Managed Accounts Show Little Fee Compression

Financial research and analytics firm Cerulli Associates finds managed account programs are more resistant to fee compression than other commonly used qualified default investment alternatives.

A new report from Cerulli Associates explores one of the most frequently asked-about issues among the firm’s clients: Why has there been very little price change in the explicit fees consumers pay for managed accounts?

“Within the managed accounts practice at Cerulli, the questions most frequently asked by our clients relate to fees,” explains Tom O’Shea, associate director at Cerulli. “Since 2008, there has been very little price change in the explicit fees that consumers pay for subadvisory separate accounts, mutual fund accounts, rep-as-portfolio-manager services, and rep-as-adviser accounts.”

According to Cerulli, the explicit costs of all types of managed account programs, with the exception of unified managed accounts (UMAs), varied only three to six basis points between 2008 and 2014. In a sharp contrast, the explicit fee for UMAs dropped 20 basis points during the same time period.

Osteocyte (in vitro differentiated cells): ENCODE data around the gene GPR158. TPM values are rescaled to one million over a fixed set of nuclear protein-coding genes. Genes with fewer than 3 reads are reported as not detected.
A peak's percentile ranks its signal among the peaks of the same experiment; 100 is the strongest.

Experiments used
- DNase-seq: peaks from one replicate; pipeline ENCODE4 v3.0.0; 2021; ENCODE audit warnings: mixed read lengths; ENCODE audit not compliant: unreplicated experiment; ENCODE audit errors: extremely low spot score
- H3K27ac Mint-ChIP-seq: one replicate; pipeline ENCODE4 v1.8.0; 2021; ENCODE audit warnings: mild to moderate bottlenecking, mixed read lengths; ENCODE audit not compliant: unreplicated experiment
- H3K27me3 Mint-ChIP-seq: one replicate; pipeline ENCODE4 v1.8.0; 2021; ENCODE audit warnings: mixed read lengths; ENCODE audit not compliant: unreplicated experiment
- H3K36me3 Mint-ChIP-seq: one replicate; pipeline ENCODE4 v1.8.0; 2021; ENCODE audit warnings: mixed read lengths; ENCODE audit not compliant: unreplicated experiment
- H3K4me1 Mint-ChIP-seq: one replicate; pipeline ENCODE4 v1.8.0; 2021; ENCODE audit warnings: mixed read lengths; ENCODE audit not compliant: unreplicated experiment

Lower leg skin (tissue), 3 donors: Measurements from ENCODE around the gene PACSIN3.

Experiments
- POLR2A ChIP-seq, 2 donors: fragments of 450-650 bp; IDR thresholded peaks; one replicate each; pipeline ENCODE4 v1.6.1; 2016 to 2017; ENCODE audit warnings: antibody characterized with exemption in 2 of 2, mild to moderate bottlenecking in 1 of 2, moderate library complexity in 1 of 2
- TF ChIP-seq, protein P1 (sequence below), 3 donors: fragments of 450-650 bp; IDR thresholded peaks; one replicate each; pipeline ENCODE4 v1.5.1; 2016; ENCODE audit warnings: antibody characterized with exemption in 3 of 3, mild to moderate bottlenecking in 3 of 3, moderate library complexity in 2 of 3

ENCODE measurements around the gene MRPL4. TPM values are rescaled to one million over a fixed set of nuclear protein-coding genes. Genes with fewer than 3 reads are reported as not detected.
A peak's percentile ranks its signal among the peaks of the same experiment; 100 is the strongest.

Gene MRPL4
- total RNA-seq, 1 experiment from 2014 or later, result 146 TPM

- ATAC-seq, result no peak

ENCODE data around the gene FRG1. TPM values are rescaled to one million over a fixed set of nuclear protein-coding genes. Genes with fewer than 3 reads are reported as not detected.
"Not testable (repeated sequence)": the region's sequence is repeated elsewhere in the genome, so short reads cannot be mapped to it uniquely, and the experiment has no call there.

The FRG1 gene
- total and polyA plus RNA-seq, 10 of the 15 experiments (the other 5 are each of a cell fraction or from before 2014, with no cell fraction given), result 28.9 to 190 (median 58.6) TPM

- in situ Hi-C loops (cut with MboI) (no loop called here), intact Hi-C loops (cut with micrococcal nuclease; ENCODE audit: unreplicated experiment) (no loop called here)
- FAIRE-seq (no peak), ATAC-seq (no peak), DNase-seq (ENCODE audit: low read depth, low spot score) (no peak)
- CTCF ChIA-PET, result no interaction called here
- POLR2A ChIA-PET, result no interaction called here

O’Shea notes Cerulli began tracking fees for UMAs in 2007, when the product category was fairly new and saw little competition between providers. “Since then, several firms have entered the space, including direct-to-consumer firms, which have driven down the explicit cost of UMAs,” he explains.

The Cerulli research indicates managed account clients are often confused by the fees they pay for advice—one potential explanation for why prices have remained steady—though the wider industry trend is toward greater understanding of the cost of advice. Interestingly, a 2014 survey by the firm shows 51% of consumers “were not sure how they paid for investment advice or thought they did not pay for it,” down from a high of 64% in 2010.

O’Shea feels new entrants into the managed account space “might heighten consumers’ sensitivity to fees,” and thereby kickstart more fee compression beyond the UMA category.

“Perhaps the most intriguing and powerful force to open clients’ eyes to the cost of investing has been electronic [registered investment advisers], or robo-advisers as they are dubbed in the trade press,” he says. “As these alternative approaches to financial advice grow in popularity, especially with the Millennial generation, they could slowly destabilize the equilibrium price for managed accounts.”

The findings are from the first quarter 2015 issue of “The Cerulli Edge – Managed Accounts Edition.” More information about obtaining Cerulli reports is here.